Shauna Miller is a writer based in Washington, D.C. She is the former managing editor of CityLab.
This year saw support for medical and recreational weed grow all over the country. The smoke is still clearing on what it all means.
It's been a blazingly successful year for marijuana advocates. The use of marijuana for medical purposes is now legal in 23 states and D.C., with Maryland, Minnesota, and New York passing their own legislation on such use this year. Maryland, Missouri, and D.C. decriminalized possession of small amounts of pot, and all that happened in the wake of Washington state and Colorado fully implementing their legalization laws this year, too. (Alaska and Oregon also passed legalization laws this year, which won't go into effect until later.)*
It would be understandable, of course, if certain specifics of the year's marijuana-related highlights remain cloudy. In case anyone has some blank spots, here’s a handy recap of 2014’s high points:
True to the city’s style, San Francisco saw a number of app-based delivery services for medical pot emerge this year, including Canary and Eaze. The services have struggled to stay within the bounds of changing regulations, such as whether they can accept debit cards. (The Treasury and Justice Departments have since issued guidelines for banks servicing legal-weed sellers, and more than 100 banks currently do such business).
The year’s biggest bud-related change came out of Colorado, a mild-mannered state shaped like a square that has turned out to be anything but.
On the first day of 2014, after 55 percent of voters greenlighted the sale of recreational pot back in 2012, Colorado began retail sales to those 21 or older. True believers in national legalization are taking notes on Denver’s remarkably functional system. Purchases are limited to one ounce at a time to residents; out-of-staters can buy a quarter of an ounce. It is taxed heavily: a 25 percent state tax on top of a standard 2.9 percent sales tax. That’s expected to bring in $67 million a year for the state, with more than $27 million earmarked for schools. The licensing process for shops is extensive, and there is a waiting list. Unlicensed individuals who happen to have copious amounts of marijuana can also legally “give” up to an ounce to a friend, but no money can be exchanged in the process.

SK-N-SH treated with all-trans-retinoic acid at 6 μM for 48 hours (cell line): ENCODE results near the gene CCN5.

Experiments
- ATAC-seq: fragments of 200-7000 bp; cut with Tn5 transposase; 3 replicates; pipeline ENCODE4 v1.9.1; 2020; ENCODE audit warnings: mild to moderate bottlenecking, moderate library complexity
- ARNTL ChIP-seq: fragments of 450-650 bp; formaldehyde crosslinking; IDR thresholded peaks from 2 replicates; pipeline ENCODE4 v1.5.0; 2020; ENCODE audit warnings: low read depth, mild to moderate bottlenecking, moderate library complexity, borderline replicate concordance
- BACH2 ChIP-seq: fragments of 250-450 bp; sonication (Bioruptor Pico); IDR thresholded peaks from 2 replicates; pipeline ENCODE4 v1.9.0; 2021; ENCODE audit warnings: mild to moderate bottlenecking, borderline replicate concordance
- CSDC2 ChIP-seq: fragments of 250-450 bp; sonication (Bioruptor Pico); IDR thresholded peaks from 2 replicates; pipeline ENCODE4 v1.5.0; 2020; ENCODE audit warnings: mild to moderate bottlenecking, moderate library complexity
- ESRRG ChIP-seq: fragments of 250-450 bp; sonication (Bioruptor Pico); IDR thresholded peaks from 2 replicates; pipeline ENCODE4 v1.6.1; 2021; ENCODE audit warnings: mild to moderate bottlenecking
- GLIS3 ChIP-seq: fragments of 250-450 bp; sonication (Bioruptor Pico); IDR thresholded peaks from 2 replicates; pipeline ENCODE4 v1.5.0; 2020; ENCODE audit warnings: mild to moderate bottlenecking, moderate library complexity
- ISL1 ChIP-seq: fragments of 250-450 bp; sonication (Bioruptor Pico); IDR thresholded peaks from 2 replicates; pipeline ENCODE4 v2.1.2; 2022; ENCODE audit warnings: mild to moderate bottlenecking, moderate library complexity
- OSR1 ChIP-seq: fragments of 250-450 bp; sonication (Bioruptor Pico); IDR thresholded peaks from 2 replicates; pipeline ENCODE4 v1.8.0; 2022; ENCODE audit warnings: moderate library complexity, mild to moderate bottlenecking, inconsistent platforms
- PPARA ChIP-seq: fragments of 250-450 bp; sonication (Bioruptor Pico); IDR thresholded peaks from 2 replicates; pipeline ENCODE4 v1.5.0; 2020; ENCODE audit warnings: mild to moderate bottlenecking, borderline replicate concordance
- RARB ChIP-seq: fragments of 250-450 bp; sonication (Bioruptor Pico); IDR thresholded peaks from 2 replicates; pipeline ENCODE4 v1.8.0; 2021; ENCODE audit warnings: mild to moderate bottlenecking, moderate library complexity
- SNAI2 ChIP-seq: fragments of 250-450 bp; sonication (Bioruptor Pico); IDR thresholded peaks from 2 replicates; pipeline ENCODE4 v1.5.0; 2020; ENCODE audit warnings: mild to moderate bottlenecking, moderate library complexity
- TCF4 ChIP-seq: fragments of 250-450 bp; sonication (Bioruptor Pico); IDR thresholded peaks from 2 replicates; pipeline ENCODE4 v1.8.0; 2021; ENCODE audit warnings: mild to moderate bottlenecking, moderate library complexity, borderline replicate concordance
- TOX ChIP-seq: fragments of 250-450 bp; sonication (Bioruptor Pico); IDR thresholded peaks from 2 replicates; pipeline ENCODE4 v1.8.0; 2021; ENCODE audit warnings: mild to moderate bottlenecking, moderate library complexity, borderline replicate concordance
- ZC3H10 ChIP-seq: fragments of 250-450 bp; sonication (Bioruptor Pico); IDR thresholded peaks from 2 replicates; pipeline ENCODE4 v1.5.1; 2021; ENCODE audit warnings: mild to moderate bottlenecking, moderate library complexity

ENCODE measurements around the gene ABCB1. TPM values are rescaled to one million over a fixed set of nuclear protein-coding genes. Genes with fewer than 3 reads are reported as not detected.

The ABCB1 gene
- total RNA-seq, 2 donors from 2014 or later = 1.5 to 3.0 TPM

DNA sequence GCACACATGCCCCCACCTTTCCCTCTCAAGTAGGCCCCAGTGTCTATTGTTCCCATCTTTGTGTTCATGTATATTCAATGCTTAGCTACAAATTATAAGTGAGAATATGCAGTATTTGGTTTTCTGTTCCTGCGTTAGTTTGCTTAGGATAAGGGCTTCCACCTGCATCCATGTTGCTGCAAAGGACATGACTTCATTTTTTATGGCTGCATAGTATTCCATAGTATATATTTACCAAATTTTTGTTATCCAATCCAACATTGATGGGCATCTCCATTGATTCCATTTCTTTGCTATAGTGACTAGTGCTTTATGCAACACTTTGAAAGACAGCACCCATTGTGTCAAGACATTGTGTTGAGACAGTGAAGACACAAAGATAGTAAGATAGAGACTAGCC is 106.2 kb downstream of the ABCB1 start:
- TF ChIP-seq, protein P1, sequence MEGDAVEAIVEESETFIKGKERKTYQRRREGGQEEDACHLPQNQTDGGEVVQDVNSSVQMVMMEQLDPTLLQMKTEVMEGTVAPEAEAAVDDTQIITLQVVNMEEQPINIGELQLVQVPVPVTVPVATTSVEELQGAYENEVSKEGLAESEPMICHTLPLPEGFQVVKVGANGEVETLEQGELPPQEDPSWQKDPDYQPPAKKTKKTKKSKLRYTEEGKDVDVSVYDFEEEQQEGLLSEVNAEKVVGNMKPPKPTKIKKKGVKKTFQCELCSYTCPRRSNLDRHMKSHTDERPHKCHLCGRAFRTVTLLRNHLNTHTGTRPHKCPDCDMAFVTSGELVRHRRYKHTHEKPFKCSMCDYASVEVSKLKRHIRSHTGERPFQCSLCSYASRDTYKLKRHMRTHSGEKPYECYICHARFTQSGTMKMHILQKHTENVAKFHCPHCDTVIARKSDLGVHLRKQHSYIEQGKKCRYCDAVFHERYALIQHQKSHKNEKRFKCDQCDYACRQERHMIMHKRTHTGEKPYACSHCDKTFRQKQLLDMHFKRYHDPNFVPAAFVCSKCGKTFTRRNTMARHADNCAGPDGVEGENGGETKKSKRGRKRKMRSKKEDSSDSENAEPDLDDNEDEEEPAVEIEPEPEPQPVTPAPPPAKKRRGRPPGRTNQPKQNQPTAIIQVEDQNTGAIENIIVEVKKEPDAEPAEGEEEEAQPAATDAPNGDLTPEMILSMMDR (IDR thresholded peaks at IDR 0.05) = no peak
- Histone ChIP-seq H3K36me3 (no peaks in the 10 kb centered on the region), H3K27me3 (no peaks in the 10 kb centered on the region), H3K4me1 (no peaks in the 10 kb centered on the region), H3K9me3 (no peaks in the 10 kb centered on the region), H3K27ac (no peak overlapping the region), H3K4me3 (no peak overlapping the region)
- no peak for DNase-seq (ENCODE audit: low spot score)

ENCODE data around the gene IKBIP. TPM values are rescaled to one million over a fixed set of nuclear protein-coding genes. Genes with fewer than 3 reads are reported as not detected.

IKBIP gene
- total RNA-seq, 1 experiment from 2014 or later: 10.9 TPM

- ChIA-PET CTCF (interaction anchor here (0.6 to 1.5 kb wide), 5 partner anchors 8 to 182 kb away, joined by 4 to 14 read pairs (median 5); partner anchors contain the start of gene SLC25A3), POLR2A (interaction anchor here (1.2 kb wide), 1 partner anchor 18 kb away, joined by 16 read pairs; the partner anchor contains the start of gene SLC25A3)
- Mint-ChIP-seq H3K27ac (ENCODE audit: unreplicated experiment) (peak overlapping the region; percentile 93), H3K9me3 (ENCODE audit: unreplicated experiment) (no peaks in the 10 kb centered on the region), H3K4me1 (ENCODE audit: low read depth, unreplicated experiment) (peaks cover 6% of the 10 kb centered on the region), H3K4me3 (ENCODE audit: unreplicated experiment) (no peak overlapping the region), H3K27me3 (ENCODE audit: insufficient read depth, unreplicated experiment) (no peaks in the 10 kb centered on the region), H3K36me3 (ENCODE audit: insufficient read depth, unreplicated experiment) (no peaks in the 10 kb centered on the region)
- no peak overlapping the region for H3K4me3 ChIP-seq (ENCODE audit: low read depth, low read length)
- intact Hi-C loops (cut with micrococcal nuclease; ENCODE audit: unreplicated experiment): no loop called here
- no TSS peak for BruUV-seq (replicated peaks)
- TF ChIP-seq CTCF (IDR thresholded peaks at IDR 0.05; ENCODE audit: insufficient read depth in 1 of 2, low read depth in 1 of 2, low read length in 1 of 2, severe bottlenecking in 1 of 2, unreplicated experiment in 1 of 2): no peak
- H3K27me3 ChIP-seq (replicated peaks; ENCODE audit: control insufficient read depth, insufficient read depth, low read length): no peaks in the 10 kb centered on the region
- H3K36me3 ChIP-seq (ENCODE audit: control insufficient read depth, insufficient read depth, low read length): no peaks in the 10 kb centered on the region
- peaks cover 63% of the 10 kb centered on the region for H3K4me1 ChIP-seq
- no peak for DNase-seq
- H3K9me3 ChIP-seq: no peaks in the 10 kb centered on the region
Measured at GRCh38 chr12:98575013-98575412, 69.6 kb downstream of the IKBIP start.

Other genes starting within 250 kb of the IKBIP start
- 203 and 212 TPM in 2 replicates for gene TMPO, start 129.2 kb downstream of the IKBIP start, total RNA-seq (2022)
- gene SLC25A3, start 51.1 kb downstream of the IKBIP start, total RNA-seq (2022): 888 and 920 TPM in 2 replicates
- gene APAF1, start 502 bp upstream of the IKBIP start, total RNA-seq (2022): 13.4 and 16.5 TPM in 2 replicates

Colorado legalized medical marijuana in 2000, but the state’s recreational-use laws are drawing new residents in need of pot as a medical treatment who cannot access it in their home states, like these 17 Georgia families.
In June, New York Times columnist Maureen Dowd made the most rookie of pot mistakes and ate an entire chocolate-caramel-weed candy bar alone in a Colorado hotel (possibly containing enough THC to stone 16 people; it was unlabeled). Unsurprisingly, Dowd had the worst time ever:
I strained to remember where I was or even what I was wearing, touching my green corduroy jeans and staring at the exposed-brick wall. As my paranoia deepened, I became convinced that I had died and no one was telling me.
Dowd redeemed herself in a September column where she chatted about edibles and vaporizers with “marijuana Miyagi” Willie Nelson: “When Willie Nelson invites you to get high with him on his bus, you go.”
Nebraska and Oklahoma
Just this month, Nebraska and Oklahoma asked the U.S. Supreme Court to declare Colorado's legal-weed laws unconstitutional—on the grounds that their own states’ residents are bringing it over the Colorado border. The Justice Department said in August that it won’t crack down on Colorado or any other state with legal-weed laws. But the states say that Colorado’s law conflicts with federal pot-enforcement laws, and that federal law must win out according to the Constitution—especially when a substance illegal in their states is making its way easily across state lines.